We study the adaptive behaviors that underlie cooperative social relationships. Do individual animals choose more cooperative social partners? How do they enforce returns on cooperative investments? What are the consequences for these decisions on societies as a whole?
The evolution of cooperative traits was a longstanding puzzle that has been essentially solved by more than four decades of field studies and experiments assessing predictions from multiple theories of social evolution including: inclusive fitness theory, interacting phenotypes, multilevel selection, reciprocity, and biological markets. Each theory emphasizes different factors that shape the evolution of social behavior (e.g. relatedness, scale of competition, assortment by phenotype, repeated interactions, and partner choice). In the real world, these factors often work together and interact. That is, cooperation is evolutionarily stable for multiple reasons.
The factors stabilizing enforce cooperation are best understood in systems that are easy to manipulate in the lab, like microbes. By contrast, in species where individuals form complex long-term social bonds (like human and other primates), the relative roles of various strategies for stabilizing cooperation remain unclear. Unlike mutualistic relationships based on exchange (e.g. when plants and fungi trade carbon for phosphorus), stable social bonds involve many different kinds of interactions and are, almost by definition, hard to manipulate. The quality and quantity of these social bonds often impact the health, survival, and reproduction of individuals, but we don’t fully understand the social strategies that make these relationships work. To what extent are long-term cooperative relationships actively enforced by partner choice or partner control? How do cooperative relationships first develop between strangers? To what extent do individuals actively shape their social network ties?
Our goal is to use experiment and observation to test predictions (from inclusive fitness theory, reciprocity theory, and biological market theory) about the forces or strategies that create and maintain cooperative relationships. We study the cooperative relationships of vampire bats because they form long-term bonds and performs natural, frequent, and costly helping behaviors that can be monitored, measured, and manipulated over long time-periods. We try to understand how individual actions leads to changes in relationships and the structure of social networks.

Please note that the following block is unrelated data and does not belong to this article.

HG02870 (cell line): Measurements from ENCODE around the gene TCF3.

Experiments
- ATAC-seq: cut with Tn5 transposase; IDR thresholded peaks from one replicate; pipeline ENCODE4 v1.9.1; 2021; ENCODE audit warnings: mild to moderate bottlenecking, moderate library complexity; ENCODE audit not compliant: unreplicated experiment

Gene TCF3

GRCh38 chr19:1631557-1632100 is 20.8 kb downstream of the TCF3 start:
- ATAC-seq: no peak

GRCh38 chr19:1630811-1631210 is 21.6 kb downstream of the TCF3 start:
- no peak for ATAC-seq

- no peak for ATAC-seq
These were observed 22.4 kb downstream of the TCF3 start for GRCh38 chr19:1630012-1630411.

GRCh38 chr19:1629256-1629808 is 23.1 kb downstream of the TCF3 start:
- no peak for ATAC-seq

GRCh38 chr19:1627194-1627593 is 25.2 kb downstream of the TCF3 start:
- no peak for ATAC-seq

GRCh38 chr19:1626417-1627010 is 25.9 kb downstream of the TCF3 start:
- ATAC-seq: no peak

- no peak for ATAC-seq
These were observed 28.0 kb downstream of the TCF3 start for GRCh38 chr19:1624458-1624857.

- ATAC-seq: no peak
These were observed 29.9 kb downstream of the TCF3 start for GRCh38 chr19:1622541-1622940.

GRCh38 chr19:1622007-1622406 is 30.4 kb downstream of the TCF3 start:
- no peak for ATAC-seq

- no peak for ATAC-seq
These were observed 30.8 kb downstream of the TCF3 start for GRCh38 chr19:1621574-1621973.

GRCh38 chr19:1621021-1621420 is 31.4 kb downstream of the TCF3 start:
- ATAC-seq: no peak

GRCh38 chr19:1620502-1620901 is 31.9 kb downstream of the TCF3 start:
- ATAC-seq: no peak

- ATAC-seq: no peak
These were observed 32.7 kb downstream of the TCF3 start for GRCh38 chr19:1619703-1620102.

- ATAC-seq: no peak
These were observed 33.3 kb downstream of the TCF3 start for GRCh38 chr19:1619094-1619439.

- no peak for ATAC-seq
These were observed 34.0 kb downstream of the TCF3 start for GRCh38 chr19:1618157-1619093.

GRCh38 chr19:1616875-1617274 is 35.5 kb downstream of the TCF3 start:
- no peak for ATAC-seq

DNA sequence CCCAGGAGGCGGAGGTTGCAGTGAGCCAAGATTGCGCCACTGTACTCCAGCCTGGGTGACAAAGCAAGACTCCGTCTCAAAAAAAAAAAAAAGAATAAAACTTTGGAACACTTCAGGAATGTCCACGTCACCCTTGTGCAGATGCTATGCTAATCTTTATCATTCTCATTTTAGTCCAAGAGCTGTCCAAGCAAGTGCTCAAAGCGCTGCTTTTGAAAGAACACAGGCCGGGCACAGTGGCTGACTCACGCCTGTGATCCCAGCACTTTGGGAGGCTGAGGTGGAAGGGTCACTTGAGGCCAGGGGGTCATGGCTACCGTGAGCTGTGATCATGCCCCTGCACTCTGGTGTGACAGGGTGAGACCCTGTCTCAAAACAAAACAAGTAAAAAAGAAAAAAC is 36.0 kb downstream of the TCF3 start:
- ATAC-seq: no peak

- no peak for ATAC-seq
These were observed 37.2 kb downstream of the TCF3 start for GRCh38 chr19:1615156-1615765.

Vampires are blood-feeders on a tight energy budget—they can starve to death after just 3 nights of unsuccessful hunting, but they can also live for more than two decades. Females regurgitate food to their offspring but also related and unrelated adults. These helping decisions appear to be based on past social experience, because reciprocal donation rates are more important than genetic kinship for predicting food-sharing rates. Nonkin bonds appear to act as form of “social bet-hedging” as relying exclusively on one or a few kin donors is too risky. We can experimentally manipulate cooperative behavior by preventing sharing in specific pairs or by administering intranasal oxytocin or lethargy-inducing LPS.
Here’s the most recent talk I gave summarizing much of our work
Five recent papers (link to all publications and PDFs):
- Carter et al. 2020. Development of new food-sharing relationships in vampire bats. Current Biology.
- Stockmaier et al. 2020. Sickness effects on social interactions depend on the type of behaviour and relationship. Journal of Animal Ecology
- Ripperger et al. 2020. Thinking small: next-generation sensor networks close the size gap in vertebrate biologging. PLoS Biology.
- Carter G et al. 2019. Challenges with assessing the roles of nepotism and reciprocity in cooperation networks. Animal Behavior.
- Ripperger SP*, Carter GG* (*equal contributions) et al. 2019 Vampire bats that cooperate in the lab maintain their social networks in the wild. Current Biology.
- With Rachel Page at Smithsonian Tropical Research Institute, we are looking at how vampire bats that are strangers can eventually develop cooperative relationships.
- We are tracking foraging movements and looking for social foraging in free-ranging vampire bats using newly developed encounter-tracking devices that can be placed on both bats and their “prey”.
- With Alex Ophir and Angela Freeman at Cornell University, we plan to look at the neuroendocrine basis of cooperation in bats.
- With Liz Hobson and Ian Hamilton, we are trying to understand how social networks emerge from the traits of individuals and relationships.
To see examples of our most recent work, see Publications.